Day 271, Year 1: Moody Ocean
Date: Saturday, July 15, 2006
Weather: ESE Tradewinds 18-20 During the Day, Blue Skies with Puffy White Clouds
Latitude: 18 degrees 07 minutes
Longitude: 154 degrees 01 minutes
Location: Transit from Raiatea to Rarotonga, Day 2
Miles to Go: 373 (out of 550 total)

The ocean has a personality like a very moody person. It can sometimes be peaceful and placid, and then can change quickly to an angry sea. Even with all of the weather information you receive, it is very difficult to know just what a passage will be like. Last night was lumpy with confused seas throwing us this way and that-not what we expected. As the sun rose this morning, however, the seas and winds calmed down a bit and we have had a delightful day. We have had 18 to 20 knot winds on a broad reach and the seas have rolled comfortably under aft port side of the boat and out the forward starboard side. It is a bit like a dance. Unfortunately, our moody sea is deciding to become rowdy again at the end of the day. We will probably have another boisterous night, but at least we are making good time toward our destination. I am finding moving about a bit challenging with this cast on my leg, but so far, so good. Unfortunately, Mark is left with most of the sailing responsibilities as well as providing the meals. Balancing on one foot in rolly seas is not my expertise, so I have to do most things from a sitting position. He is doing a great job and might decide that single-handing is easier than he thought. Could I lose my valuable position as first mate?

Last night when I was on watch, I was so grateful that the auto pilot is repaired. I could sit in place and use our remote control device to adjust direction. In these seas, it is impossible for me to stand at the helm. I tried this morning, just to get a compass reading, and immediately fell. Not something I will try again. But at least with the auto pilot and remote control, I can do my watches and keep the boat on track as the winds shift. Richard, the guy we first met via radio in Raiatea, was a wonderful help and we will be forever grateful.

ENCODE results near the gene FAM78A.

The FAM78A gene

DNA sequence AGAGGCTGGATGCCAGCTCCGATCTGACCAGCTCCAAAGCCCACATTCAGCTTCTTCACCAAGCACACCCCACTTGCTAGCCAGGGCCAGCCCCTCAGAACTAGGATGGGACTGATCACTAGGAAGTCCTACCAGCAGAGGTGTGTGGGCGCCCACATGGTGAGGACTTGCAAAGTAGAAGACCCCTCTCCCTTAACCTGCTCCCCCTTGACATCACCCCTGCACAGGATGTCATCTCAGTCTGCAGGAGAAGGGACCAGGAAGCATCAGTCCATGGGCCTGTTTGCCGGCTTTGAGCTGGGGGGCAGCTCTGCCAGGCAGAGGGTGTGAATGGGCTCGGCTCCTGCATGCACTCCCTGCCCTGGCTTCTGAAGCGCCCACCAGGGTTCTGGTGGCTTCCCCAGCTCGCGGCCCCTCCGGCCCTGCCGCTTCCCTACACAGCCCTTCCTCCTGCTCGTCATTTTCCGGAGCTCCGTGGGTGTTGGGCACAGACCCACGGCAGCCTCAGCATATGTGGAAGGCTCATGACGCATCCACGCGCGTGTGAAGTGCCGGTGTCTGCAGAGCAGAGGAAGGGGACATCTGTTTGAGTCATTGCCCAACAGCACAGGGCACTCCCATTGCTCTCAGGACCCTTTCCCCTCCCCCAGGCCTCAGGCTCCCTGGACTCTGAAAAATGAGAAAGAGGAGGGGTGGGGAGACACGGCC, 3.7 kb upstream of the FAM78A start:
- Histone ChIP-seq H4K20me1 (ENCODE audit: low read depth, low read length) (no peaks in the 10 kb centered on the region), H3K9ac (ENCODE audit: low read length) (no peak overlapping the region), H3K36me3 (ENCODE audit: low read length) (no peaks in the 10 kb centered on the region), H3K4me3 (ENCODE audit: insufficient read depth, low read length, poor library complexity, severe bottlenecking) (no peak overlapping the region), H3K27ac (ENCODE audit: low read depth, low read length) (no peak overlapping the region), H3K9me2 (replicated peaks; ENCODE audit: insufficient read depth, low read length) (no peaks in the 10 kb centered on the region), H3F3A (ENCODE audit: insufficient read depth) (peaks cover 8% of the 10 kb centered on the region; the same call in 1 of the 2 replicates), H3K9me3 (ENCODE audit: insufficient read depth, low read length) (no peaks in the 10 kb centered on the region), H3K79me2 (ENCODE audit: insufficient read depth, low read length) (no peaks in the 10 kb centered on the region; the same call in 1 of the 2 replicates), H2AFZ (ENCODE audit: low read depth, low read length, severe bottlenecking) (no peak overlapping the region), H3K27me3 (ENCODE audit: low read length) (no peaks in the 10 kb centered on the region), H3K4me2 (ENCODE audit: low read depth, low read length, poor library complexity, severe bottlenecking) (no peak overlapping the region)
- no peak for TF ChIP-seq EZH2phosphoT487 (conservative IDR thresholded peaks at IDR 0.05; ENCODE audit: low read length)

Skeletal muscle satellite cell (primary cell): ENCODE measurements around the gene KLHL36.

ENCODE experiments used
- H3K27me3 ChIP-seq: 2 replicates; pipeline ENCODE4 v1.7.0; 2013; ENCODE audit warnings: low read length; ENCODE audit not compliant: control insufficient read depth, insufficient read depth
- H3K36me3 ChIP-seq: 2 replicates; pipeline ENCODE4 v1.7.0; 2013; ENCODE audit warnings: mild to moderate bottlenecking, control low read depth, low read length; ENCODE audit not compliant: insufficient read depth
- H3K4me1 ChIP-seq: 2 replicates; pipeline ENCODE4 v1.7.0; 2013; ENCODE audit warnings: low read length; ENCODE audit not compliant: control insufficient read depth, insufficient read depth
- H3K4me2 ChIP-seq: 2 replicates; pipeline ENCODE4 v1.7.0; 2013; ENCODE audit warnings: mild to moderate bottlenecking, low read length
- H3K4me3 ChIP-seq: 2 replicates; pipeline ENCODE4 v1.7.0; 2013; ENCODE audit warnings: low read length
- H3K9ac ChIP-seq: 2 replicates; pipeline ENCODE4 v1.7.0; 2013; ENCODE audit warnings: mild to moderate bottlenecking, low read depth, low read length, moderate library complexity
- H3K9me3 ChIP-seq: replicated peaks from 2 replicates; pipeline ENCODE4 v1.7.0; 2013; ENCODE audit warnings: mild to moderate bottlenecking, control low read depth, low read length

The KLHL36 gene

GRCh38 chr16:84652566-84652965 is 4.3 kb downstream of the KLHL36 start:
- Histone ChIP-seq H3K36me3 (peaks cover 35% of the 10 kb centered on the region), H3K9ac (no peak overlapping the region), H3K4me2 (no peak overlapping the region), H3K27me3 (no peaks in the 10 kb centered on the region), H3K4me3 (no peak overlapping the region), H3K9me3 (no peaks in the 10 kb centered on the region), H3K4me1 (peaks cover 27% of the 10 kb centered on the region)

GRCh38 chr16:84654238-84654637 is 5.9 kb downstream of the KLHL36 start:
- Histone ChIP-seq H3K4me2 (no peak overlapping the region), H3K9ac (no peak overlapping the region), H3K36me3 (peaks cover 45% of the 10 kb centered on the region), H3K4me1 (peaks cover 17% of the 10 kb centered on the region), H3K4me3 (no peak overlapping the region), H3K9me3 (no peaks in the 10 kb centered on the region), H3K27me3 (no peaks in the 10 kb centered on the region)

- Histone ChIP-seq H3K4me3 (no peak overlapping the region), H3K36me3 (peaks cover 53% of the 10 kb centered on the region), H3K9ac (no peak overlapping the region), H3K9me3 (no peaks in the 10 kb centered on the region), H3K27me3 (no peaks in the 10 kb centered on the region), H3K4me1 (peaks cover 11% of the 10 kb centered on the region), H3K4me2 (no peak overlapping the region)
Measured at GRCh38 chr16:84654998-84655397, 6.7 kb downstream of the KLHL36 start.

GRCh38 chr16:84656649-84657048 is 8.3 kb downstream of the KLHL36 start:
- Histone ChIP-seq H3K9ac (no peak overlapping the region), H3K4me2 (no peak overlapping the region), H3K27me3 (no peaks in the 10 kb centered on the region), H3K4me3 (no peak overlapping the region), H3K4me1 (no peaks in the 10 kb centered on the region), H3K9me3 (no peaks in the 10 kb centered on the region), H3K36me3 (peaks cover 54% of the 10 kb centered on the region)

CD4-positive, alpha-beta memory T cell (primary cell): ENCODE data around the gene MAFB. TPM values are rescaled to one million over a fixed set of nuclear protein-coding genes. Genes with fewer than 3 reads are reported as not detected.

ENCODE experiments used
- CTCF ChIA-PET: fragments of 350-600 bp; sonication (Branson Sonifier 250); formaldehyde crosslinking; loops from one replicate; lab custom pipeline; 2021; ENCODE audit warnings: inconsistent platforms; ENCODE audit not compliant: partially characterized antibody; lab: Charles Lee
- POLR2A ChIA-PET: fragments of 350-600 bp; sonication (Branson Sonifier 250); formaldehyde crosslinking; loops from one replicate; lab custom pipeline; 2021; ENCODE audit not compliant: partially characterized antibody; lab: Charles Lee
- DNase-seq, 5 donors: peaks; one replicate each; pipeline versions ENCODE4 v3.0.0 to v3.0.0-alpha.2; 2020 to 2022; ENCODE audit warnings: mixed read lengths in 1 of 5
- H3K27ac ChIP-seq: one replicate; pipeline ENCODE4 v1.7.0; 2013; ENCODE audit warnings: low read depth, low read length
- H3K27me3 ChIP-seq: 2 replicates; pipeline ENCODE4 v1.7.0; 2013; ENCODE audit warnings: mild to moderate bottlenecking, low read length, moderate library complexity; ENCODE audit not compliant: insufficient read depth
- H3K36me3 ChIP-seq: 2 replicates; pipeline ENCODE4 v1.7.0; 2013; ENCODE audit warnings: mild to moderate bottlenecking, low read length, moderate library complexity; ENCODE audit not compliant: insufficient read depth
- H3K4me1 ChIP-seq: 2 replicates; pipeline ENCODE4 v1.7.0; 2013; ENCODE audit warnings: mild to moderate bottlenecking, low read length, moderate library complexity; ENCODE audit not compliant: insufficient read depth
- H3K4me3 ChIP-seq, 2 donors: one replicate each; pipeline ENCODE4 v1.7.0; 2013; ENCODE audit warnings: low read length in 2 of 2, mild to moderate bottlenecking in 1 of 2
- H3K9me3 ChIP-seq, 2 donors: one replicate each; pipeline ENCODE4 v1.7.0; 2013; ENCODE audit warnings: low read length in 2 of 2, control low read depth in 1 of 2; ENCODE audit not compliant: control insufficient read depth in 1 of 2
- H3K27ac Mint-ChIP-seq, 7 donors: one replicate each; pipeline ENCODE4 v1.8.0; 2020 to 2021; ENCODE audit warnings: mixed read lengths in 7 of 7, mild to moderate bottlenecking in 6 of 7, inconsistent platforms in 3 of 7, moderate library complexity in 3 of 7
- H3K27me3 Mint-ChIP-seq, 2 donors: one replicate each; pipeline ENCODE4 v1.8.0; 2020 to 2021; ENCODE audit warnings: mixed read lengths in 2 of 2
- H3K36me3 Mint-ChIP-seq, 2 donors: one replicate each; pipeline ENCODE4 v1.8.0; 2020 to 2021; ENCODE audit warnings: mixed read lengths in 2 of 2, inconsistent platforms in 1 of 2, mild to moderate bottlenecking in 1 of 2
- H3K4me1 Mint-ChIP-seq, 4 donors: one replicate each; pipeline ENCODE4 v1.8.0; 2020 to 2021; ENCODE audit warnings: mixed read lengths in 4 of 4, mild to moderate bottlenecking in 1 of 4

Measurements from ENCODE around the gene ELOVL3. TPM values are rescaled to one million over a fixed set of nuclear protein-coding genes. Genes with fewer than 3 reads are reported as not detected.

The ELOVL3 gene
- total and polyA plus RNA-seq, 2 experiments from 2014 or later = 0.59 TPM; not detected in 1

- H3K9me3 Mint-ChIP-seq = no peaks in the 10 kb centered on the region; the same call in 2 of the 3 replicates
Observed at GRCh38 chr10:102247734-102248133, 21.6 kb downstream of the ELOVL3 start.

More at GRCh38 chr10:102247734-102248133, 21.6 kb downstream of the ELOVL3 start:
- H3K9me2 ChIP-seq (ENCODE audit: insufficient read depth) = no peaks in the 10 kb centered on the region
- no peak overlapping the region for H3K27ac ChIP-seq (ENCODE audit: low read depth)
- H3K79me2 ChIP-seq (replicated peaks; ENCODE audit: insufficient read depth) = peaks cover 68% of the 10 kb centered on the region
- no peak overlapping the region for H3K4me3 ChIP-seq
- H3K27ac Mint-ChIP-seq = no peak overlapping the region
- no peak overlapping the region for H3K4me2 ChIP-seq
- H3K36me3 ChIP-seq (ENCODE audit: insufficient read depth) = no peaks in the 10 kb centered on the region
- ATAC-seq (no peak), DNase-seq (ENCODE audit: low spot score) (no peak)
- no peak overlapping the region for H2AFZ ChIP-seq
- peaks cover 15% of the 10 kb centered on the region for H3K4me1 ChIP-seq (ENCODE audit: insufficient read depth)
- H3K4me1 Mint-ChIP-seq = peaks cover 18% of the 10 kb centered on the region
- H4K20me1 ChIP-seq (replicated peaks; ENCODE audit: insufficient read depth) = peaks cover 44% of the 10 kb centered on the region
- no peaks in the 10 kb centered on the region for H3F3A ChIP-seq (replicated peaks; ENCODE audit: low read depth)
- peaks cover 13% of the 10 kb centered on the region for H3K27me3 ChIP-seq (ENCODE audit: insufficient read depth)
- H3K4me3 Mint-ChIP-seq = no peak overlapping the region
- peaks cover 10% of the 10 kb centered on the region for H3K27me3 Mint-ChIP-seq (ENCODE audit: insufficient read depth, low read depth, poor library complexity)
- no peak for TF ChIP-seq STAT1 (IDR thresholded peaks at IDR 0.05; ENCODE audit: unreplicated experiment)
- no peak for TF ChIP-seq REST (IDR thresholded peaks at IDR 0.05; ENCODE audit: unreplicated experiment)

As you travel around the world like this, there is no way to see and experience everything you would like. As we are sailing on from French Polynesia, I keep hearing the lyrics to a song, “We may never pass this way again.” Did we see everything we wanted? No. Did we have a wonderful experience? Yes. Do we have regrets? Not really. We are actually excited to be moving on to the see the next part of the world. Rarotonga, in the Cook Islands, is our next destination. It is a place I had really never heard of before planning this trip. And this comes from someone who started out as a history and geography teacher at the high school level. I think my “next career” when we return home will be to work with children to help them expand their knowledge of the small world we live in.

One last thing. We started this passage with no other boats going our way. We checked into the Net this morning, however, and found that Vol (pronounced Yawl) had started out yesterday from Bora Bora for Aitutaki, just north of Rarotonga. Also, Endangered Species checked in as starting out his morning from Bora Bora, but before the end of the Net, they reported that they had oil pressure problems and were returning to port. It was a bit lonely last night to think that no one else was out here with us, but thanks to the Net that is run by cruisers, we connected this morning. French Polynesia is a decision point. Some boats are headed through the north Cook Islands to Samoa, some are heading directly to Tonga, and a few are heading to the south Cook’s as we are. Many of the boats we have traveled with previously are still back in Tahiti. I guess we are just on the fast track. Some things never change.

Day 272, Year 1: The Squash Zone
Day 270, Year 1: Leaving on a Friday--Not a Good Idea